California vaccine exemption bill amended in order to advance

A contentious California vaccination bill has been amended in order to be considered by the Governor. Senate Bill 276, Immunizations: medical exemptions, was amended for the fifth time by the sponsor of the bill, Sen. Richard Pan, on Monday.

The bill is designed to crackdown on the number of vaccine exemptions in the state, and would require the State Department of Public Health to develop and make available for use by licensed physicians and surgeons, an electronic, standardized, statewide, medical exemption request form. The information from these forms would then be uploaded into a database accessible by public health officials to determine which doctors routinely give medical exemptions, and for what reason.

SB 276, in other words, is intended to restrict doctors that administer fake medical exemptions by creating more narrow guidelines for what types of conditions warrant exemptions. The bill is intended to ensure that children who should be immunized receive vaccinations in order to keep the community safe, while granting exemptions to students who truly need them. The form developed by the department creates these narrow guidelines and provides additional oversight over physicians.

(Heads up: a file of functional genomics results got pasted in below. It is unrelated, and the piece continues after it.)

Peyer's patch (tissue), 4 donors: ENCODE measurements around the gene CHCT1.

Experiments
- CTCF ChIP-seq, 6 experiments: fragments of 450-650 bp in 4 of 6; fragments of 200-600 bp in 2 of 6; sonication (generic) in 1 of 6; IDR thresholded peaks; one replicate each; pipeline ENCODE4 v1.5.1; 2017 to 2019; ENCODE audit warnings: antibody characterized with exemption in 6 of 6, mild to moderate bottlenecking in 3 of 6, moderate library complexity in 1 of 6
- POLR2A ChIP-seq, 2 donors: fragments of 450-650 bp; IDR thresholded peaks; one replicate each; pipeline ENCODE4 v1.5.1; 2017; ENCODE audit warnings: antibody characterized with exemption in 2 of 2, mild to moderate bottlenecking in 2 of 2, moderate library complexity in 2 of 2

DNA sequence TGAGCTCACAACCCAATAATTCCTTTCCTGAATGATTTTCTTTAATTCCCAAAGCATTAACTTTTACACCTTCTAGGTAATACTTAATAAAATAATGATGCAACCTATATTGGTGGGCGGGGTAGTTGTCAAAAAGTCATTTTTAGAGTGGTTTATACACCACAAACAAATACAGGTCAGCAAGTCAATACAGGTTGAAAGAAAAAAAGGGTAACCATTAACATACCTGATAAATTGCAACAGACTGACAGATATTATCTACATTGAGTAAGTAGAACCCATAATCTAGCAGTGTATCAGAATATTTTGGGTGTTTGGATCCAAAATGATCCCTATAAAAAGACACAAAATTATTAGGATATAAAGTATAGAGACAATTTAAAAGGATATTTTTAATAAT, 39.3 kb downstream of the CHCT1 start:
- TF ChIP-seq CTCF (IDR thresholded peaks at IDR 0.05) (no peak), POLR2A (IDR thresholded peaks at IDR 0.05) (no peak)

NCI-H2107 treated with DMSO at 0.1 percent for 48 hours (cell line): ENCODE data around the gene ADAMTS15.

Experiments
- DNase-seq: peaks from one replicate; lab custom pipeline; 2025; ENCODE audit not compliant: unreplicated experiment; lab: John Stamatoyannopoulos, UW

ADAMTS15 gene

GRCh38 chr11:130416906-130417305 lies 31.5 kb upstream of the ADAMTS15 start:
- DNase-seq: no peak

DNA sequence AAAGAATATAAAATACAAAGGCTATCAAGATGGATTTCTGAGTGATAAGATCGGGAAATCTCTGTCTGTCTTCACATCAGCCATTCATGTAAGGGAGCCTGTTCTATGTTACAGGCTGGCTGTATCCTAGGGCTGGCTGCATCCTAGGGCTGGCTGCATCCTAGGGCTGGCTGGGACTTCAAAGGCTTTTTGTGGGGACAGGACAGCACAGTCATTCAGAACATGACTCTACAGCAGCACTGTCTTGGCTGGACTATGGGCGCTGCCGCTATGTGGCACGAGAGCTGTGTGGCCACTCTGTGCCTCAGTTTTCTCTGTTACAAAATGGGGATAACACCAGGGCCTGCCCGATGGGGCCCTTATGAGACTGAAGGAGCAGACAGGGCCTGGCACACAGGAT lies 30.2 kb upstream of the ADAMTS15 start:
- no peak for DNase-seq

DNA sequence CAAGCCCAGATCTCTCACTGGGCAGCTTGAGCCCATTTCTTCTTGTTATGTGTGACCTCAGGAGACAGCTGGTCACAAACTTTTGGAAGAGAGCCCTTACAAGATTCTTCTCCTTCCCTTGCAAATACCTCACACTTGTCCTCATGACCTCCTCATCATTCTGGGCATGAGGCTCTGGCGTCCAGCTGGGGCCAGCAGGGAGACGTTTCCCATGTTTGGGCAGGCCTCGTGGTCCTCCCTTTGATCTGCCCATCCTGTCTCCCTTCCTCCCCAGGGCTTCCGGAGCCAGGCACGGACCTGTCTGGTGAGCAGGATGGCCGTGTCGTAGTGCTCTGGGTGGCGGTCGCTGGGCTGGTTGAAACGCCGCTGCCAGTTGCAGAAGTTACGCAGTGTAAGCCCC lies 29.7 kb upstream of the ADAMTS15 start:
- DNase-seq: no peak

This new set of requirements was amended to become effective January 1, 2021. Previously, it would have gone into effect in 2020. 


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Although the bill has undergone a series of amendments in the Senate to clarify statutory language and extend the dates of implementation, the most recent amendments follow comments made by Gov. Newsom, and others, suggesting that the law in its current form was too strict. The governor also raised concerns that the bill gave too much power to bureaucrats and politicians to determine when children should, and should not be vaccinated.

“I believe in immunizations… however I do legitimately have concerns about a bureaucrat making a decision that is very personal,” Newsom reported to the Sacramento Bee earlier this month…that’s just something we need to pause and think about.”

The Senator’s new amendments broaden eligibility standards, allowing a larger number of children to qualify for medical exemptions. The amendments also provide a narrower scope for public health officials, limiting the circumstances under which physicians can grant medical exemptions.

Mark Ghaly, secretary of California’s Health and Human Services Agency, in a statement on behalf of Gov. Newsom’s administration stated:

“These amendments ensure this bill protects the doctor-patient relationship, strengthens the state’s ability to target doctors who abuse the medical exemption process and gives state public health officials the tools to identify and protect schools and communities where herd immunity is in danger,” Ghaly said.

The bill is scheduled to be considered in the Assembly today, and a large number of witnesses are anticipated to testify.